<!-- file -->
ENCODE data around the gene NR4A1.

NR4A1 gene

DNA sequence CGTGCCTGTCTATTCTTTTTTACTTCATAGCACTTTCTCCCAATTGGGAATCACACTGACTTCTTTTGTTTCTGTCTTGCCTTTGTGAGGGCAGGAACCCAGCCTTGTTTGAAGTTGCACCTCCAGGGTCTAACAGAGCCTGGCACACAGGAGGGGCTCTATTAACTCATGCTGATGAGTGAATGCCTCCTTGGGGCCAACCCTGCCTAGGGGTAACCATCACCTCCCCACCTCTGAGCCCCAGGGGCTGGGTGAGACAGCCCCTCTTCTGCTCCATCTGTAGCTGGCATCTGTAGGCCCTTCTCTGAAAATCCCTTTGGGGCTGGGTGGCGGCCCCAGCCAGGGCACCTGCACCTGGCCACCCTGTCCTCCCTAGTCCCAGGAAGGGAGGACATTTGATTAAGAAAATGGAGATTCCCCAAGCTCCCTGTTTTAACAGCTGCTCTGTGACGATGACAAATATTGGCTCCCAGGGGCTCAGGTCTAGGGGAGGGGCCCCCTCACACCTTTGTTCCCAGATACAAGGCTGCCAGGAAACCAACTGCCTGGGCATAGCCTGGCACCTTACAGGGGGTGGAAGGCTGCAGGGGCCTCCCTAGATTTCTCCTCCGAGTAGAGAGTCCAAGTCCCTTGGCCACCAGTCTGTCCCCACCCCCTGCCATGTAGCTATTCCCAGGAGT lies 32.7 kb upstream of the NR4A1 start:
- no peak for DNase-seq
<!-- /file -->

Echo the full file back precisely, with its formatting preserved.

ENCODE data around the gene NR4A1.

NR4A1 gene

DNA sequence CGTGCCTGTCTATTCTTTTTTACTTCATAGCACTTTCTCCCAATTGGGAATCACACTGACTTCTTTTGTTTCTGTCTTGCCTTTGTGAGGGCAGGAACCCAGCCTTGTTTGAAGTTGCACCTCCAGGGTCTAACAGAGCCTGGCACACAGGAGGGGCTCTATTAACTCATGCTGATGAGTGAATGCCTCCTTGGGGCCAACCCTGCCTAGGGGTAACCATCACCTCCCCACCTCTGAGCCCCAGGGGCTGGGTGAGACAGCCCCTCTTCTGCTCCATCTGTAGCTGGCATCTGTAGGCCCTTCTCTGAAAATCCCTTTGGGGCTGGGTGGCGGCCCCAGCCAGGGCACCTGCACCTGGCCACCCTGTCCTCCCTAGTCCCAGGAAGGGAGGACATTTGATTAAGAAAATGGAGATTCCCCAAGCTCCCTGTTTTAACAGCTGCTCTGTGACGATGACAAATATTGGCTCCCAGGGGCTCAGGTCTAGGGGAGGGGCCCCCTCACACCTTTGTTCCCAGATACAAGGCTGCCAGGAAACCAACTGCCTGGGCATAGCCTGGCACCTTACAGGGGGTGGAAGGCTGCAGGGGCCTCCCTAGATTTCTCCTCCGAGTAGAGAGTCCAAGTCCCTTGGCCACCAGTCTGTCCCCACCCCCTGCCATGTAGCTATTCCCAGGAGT lies 32.7 kb upstream of the NR4A1 start:
- no peak for DNase-seq